Back up your systems with Mondo Rescue

Command Line

Mondo Rescue also accepts command-line parameters without starting the graphical interface, which is great for fans of the command line but also very useful for automatic snapshot-based backups with the help of a cronjob. Make sure that, for automated cronjobs, no interaction with the program is required during its execution. Therefore, when using an optical storage medium, it is important to check the size of the target medium before creating a cronjob and make sure the backup fits on a single CD or DVD.

Switching on maximum data compression can save several hundred megabytes, particularly with larger Linux installations featuring a large collection of software.

If space is at a premium, you can also swap out certain individual directory hierarchies (i.e., exclude the directories from the snapshot and save them to a separate medium. A typical candidate for this scheme would be the /home tree. The Mondo Rescue documentation [4] lists all command-line parameters, as well as details for automating the use of the software.


You do not need any additional software to restore a computer system from the snapshots. Just reboot the computer via the backup target disk to import the backup.

The start routine on the target disk now launches Mondo Rescue and Mindi and guides you to a simple boot prompt, which provides various alternatives for recovering the snapshot: the easiest approach is the nuke command, which fully restores your system in an automated process. If you only want to restore a certain part of your data, select the interactive option. This allows partial restoration of a data set.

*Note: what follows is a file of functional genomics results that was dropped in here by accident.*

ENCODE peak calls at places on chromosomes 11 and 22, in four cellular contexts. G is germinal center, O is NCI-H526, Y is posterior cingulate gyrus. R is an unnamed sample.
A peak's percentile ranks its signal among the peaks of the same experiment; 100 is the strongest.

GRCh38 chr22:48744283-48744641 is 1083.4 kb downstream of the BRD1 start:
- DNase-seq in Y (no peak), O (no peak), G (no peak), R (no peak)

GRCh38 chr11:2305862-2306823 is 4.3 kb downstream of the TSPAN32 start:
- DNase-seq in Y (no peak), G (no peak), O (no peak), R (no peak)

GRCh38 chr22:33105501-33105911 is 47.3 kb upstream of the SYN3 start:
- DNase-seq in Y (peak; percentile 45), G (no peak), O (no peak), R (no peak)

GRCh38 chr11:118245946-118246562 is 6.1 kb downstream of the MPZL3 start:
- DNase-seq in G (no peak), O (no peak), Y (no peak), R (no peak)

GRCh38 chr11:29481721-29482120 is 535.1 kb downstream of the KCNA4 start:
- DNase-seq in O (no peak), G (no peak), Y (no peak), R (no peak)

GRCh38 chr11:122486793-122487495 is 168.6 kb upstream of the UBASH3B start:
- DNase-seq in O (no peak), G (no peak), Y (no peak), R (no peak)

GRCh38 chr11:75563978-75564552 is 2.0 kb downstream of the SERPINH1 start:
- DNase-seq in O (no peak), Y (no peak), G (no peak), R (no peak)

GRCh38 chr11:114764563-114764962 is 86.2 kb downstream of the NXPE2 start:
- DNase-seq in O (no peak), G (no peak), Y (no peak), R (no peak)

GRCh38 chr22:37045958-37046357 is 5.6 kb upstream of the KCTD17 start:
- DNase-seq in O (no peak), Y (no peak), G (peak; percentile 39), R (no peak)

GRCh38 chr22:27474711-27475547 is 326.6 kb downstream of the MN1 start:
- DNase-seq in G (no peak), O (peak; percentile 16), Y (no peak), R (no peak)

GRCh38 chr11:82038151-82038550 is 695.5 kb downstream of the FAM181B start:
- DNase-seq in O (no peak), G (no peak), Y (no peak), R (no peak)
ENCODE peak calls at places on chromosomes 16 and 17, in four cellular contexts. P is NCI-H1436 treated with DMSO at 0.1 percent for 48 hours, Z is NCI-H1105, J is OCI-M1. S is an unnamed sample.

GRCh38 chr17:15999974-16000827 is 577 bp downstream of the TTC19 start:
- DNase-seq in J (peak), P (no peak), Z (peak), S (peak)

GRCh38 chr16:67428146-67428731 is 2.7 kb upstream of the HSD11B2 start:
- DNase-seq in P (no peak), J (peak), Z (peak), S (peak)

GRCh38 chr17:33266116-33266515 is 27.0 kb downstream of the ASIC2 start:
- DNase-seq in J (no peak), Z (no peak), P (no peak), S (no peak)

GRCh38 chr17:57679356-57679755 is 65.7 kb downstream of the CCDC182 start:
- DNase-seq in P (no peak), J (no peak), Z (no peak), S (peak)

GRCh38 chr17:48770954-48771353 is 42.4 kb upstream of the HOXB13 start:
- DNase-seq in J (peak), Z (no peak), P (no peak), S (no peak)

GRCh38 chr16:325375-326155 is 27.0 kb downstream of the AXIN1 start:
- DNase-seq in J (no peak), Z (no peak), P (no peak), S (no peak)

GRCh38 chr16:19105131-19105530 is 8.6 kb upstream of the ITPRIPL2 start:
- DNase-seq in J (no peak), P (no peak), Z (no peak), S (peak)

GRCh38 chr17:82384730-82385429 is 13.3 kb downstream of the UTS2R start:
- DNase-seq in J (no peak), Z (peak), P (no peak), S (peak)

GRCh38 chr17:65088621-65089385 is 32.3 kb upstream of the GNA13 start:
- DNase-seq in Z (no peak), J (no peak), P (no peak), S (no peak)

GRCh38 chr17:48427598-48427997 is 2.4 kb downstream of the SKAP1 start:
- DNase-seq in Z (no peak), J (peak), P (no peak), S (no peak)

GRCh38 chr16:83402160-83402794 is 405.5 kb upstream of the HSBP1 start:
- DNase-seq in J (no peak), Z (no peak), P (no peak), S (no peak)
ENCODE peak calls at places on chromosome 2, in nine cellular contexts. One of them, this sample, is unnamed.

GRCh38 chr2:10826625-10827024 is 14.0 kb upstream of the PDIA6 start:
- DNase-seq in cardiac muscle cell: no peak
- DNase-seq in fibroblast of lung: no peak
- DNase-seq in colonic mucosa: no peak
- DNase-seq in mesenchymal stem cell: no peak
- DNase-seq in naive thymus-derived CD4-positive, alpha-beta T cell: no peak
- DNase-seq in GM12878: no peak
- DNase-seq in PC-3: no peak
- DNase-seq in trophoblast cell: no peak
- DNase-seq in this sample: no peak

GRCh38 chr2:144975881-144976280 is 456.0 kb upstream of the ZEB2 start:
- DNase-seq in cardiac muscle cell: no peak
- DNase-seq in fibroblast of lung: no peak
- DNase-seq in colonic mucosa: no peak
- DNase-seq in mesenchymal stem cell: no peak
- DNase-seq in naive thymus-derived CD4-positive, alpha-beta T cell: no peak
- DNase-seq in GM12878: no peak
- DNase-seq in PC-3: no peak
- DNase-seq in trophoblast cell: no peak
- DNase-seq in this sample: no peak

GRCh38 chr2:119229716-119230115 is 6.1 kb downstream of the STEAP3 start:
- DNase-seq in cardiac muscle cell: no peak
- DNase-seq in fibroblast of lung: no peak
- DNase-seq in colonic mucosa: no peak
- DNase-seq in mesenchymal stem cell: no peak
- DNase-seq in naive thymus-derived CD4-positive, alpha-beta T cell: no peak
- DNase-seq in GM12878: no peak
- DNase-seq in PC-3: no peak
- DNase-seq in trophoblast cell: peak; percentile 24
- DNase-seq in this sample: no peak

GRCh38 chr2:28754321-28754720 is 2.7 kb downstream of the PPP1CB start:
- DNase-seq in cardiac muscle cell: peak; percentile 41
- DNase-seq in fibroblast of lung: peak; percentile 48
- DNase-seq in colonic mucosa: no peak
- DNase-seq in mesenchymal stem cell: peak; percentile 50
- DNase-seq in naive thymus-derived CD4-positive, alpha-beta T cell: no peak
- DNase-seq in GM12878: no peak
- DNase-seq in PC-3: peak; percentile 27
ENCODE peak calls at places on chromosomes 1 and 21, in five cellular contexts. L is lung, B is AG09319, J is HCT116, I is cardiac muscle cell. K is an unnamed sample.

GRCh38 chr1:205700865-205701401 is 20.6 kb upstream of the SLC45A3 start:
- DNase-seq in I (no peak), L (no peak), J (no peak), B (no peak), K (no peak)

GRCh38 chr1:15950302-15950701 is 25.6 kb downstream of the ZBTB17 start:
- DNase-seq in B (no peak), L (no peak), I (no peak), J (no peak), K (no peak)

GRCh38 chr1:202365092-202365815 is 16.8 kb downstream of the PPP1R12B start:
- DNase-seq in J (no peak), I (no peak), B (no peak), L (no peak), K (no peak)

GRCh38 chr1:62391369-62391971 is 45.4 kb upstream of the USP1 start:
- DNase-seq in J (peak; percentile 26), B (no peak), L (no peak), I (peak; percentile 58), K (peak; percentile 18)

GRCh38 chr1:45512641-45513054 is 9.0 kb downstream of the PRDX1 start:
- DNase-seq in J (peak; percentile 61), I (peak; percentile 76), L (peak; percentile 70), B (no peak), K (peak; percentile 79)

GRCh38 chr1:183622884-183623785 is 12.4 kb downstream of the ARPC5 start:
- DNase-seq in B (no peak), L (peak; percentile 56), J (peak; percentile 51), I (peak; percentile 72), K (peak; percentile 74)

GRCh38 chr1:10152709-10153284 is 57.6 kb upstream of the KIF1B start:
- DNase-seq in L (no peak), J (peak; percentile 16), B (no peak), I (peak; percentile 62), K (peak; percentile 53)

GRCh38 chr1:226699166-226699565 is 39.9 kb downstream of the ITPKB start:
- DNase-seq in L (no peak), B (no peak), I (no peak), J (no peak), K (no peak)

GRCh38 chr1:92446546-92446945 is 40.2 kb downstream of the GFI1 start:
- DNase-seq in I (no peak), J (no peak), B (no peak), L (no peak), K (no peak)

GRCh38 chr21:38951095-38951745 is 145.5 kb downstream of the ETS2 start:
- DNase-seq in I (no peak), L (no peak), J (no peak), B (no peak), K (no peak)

Mondo Rescue first deletes the target medium after starting the recovery and then formats it, so press Ctrl+Alt+Del if you need to cancel formatting. Mondo Rescue then completely restores your system installation.

The progress display shows the required amount of time. Once the restore is complete, the program jumps back to a simple shell prompt. From there, you can restart the computer by entering exit. Your computer then boots to the restored snapshot.


Mondo Rescue is an interesting tool for producing system snapshots that eliminate the time-consuming work of restoring a workstation after a system failure. The software is most impressive by its simple use of and support for a variety of backup media. Only the still buggy use of large external disks tarnishes the otherwise universally positive impression.

The integrity and completeness of the backed up data is ensured because Mondo Rescue also verifies the supported target medium on request. The application is especially valuable on intensively used desktop systems, because it avoids the hassle of having to reinstall and configure existing programs after a system failure.


  1. Mondo Rescue:
  2. "BleachBit" by Erik Bärwaldt, Linux Pro Magazine, issue 108, November 2009, pg. 60,
  3. "F3: Testing Flash Memory" by Erik Bärwaldt, Linux Pro Magazine, issue 161, April 2014, pg. 76,
  4. Mondo Rescue documentation:

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